Right, wrong or otherwise, Black Men are the most feared and endangered beings in today's society.
Numerous adjectives accompany our stereotype. I've heard them used by both men and women of all races; friends, family and co-workers alike. Truth be told, I might've even said some of them myself at some point.
There are many others, but continuing on that path does not serve the interest of this blog post.
Television, news and film play a large part in perpetuating this stereotype by the continuous deluge of racially biased, negative images put forth before us on a day to day basis. The news is far and away the worst of these culprits; a constant stream of scowling black male faces splashed on the front page of my local newspapers and seared into the public conscious by televised local and nationally recognized news outlets.
A keyword search of the taglines that usually accompany these images would most likely include words like "homicide," "drugs," "gang," "violence," "jail,"etc.
The media excretes this drivel, the public treats it like gospel and consumes it like mother's milk.
If someone from another country had never met a Black man from America and based their entire perception by what they saw in the media, they would most likely believe that every Black man out here was a vile and treacherous animal that needed to be kept in their place; preferably either dead or in the penal system under close supervision. (I've encountered this peculiar brand of predjudice from certain immigrants, personally.)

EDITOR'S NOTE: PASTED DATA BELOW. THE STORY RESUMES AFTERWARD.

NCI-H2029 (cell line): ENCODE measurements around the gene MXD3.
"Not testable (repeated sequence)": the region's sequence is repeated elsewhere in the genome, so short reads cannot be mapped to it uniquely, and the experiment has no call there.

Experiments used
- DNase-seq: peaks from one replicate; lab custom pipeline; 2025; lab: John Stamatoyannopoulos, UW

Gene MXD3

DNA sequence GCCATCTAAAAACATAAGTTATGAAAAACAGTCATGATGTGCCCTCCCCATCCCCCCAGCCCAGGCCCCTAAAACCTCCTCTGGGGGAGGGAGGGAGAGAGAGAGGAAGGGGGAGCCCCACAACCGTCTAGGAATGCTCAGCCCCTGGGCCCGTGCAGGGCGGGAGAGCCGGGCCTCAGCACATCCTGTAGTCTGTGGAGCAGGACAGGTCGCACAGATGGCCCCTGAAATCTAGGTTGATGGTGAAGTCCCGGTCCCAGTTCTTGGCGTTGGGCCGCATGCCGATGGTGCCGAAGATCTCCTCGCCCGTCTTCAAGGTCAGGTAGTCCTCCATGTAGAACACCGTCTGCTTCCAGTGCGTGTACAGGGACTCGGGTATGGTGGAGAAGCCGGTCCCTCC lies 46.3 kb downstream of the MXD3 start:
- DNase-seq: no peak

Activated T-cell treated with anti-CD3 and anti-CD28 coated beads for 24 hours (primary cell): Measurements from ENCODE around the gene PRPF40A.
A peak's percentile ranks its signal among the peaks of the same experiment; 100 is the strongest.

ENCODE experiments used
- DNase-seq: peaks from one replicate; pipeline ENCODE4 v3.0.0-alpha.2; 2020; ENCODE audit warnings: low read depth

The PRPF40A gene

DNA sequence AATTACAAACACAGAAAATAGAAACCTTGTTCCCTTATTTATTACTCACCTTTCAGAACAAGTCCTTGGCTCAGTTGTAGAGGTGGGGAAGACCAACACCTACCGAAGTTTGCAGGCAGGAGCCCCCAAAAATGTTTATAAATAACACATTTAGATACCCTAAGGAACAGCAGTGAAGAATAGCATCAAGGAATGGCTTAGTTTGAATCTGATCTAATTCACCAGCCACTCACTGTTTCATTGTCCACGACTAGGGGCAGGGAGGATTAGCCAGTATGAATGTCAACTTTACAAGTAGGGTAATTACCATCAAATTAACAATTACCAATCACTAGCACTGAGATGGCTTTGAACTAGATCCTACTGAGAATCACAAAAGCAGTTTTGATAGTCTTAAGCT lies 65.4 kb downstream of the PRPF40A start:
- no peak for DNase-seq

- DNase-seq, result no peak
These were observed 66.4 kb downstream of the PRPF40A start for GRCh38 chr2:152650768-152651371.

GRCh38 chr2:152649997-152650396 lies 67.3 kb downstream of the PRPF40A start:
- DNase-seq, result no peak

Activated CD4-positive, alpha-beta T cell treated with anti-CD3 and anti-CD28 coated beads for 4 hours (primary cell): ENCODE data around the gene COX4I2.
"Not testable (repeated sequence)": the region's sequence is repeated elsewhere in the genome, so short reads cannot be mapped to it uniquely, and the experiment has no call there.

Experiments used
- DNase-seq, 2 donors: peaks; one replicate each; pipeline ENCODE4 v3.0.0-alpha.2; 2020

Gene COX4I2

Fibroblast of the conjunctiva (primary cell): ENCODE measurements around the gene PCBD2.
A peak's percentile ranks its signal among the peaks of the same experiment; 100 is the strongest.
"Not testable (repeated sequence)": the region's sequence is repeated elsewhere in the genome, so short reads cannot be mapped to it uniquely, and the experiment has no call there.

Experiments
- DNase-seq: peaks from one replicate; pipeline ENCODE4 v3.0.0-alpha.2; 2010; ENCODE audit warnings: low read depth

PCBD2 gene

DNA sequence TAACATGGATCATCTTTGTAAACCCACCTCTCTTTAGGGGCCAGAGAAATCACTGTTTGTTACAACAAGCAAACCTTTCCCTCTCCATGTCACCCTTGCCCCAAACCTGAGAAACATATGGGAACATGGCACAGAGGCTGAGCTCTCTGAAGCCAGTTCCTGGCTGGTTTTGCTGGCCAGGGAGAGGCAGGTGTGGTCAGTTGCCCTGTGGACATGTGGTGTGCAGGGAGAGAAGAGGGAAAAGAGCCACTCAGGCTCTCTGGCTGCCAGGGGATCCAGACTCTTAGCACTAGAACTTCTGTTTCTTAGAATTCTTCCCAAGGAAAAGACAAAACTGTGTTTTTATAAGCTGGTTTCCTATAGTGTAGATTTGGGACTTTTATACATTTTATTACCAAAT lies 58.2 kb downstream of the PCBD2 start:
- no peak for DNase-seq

For the record, I've not written today to defend the actions of criminals and miscreants. They should be held publicly accountable, regardless of race.
What I AM saying is that positive images of Black Men aren't nearly as popular and are therefore,not presented nearly as often as the negative images.
Case in point: I remember a TV show that came out a number of years ago called "The Brothers," which was about four intellgient, upwardly-mobile, well-spoken and gainfully employed Black men and the issues they faced on a day-to-day basis.
You say you've never heard of it?
I'm not suprised.
It didn't last too long on the air.
You take a similar show formula with a White, mixed female and male cast and you have "Friends." You've heard of this show, I'm sure.
You take a similar show formula and cast it with four White women and you have "Sex and The City." Another wildly successful show.
Hell, if you take this show formula and cast it with four BLACK women you get the fairly successful show, "Girlfriends."
...a show about four Black men who are about something and dealing with life as an intelligent Black man in America?
You get cancelled.
Coincidence? With all due respect to Barack Obama and his recent success, I really don't think so.
That being said, I came across Myron Rolle's name a few days ago on ESPN and smiled. Wide and genuine.
Never heard of him?
Again, I'm not surprised.
Here's his photo.
Myron Rolle plays football for Florida State University. In fact, he's such a good player that he will most likely be collecting an NFL check sometime in 2010...
...after he comes back from completing his Rhodes Scholarship.
Myron Rolle is a pre-med student at FSU who holds a GPA of 3.75 and has completed his coursework while being a football standout, in TWO AND A HALF YEARS.
As one of 1000 students around the country seeking 32 scholorships, Rolle was selected as a Rhodes Scholar and will be continuing his Master's degree studies in Public Administration at Oxford University in England for one year.
This young man has it got it right. His list of academic, social and athletic acheivements is impressive to say the least. You can read more about him here.
His story, like "The Brothers," and stories about the majority of Black men who have it going on, hasn't been getting the attention it deserves.
Coincidence? Again, I really don't think so.
I just wanted to take this opportunity to say to all the unsung Black male heroes in the community and to Myron Rolle:
Keep doing your thing. I see you.
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